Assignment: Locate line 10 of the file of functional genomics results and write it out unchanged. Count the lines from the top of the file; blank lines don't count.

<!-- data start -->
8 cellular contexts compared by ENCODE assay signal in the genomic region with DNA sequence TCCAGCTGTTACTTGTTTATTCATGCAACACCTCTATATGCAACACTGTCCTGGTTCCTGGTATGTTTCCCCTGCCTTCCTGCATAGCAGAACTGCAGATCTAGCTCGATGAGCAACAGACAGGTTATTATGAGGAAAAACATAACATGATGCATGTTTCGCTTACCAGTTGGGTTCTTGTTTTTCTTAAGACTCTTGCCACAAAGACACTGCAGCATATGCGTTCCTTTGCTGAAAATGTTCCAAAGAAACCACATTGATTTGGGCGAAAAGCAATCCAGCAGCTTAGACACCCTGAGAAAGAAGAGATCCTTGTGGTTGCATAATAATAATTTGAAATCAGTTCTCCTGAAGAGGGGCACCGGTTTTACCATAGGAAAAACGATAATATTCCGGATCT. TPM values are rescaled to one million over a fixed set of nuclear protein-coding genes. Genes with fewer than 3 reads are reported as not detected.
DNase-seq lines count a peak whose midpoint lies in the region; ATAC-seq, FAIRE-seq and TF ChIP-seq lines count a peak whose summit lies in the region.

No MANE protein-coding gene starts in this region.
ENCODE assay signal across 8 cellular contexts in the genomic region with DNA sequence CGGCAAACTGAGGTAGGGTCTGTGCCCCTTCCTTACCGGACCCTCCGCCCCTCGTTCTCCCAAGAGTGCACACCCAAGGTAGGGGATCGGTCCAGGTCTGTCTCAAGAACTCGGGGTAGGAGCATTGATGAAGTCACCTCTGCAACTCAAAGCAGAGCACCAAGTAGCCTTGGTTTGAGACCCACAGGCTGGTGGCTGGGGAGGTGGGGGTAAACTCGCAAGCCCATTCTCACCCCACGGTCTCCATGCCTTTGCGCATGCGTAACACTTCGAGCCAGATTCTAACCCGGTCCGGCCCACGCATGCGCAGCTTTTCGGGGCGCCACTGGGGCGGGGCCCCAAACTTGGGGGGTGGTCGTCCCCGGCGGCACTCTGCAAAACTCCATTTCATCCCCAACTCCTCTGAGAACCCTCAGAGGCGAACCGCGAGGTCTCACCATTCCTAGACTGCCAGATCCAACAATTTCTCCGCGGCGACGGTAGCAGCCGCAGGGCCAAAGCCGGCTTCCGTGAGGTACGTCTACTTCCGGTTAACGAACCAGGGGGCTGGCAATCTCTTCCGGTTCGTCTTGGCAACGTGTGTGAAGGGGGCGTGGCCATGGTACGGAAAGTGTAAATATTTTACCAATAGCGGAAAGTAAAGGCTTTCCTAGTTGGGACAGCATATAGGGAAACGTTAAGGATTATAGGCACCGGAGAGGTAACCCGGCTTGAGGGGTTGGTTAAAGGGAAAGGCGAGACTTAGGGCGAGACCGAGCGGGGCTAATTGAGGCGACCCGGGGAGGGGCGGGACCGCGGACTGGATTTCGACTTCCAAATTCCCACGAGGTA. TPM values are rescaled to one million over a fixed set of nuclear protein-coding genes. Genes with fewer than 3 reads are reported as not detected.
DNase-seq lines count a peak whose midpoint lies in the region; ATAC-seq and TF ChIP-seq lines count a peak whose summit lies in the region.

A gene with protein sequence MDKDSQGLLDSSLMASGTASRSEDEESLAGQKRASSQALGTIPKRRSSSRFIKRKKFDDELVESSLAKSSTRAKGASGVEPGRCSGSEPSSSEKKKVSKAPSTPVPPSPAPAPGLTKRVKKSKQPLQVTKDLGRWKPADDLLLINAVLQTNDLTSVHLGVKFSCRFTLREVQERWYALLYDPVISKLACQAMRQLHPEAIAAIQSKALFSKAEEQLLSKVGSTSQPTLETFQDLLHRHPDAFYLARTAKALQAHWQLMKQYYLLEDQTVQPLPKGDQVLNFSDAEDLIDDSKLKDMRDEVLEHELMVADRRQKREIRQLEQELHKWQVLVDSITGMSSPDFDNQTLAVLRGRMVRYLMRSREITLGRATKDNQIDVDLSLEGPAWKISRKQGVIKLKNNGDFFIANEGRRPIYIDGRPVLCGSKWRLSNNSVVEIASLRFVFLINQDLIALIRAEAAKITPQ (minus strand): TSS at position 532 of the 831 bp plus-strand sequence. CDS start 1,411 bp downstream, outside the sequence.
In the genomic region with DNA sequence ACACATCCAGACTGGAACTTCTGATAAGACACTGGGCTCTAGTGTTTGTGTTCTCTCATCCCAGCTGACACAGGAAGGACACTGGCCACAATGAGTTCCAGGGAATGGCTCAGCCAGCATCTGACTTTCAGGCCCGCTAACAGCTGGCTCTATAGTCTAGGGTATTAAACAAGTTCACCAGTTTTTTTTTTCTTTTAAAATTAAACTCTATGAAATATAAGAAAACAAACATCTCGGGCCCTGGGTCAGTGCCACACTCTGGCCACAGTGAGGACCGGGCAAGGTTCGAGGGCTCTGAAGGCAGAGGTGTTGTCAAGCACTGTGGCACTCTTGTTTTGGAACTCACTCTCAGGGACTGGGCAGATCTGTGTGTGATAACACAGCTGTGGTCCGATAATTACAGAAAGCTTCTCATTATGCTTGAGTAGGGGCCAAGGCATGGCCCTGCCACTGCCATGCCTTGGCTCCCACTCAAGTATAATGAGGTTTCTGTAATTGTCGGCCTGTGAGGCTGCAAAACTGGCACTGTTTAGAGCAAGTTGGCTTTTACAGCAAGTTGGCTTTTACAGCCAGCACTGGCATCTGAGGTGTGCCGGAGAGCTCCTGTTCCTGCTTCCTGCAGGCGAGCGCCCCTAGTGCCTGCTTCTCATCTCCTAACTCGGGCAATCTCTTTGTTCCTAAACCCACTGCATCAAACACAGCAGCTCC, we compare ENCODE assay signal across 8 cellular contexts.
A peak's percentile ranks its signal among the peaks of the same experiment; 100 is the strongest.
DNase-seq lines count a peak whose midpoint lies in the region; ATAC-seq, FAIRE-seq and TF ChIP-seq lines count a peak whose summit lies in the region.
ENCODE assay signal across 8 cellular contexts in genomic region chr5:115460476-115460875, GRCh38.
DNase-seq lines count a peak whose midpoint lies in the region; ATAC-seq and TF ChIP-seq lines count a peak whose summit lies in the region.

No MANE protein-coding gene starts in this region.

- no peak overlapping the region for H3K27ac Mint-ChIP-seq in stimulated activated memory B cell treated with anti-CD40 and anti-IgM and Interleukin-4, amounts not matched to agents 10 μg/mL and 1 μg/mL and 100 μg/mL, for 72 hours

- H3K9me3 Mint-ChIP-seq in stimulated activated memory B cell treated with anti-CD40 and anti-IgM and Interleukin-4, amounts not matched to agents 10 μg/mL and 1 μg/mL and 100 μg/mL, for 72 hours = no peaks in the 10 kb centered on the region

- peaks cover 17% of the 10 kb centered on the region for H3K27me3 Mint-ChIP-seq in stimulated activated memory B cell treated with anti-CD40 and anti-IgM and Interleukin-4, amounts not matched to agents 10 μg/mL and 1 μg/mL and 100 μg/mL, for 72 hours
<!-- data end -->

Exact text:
ENCODE assay signal across 8 cellular contexts in genomic region chr5:115460476-115460875, GRCh38.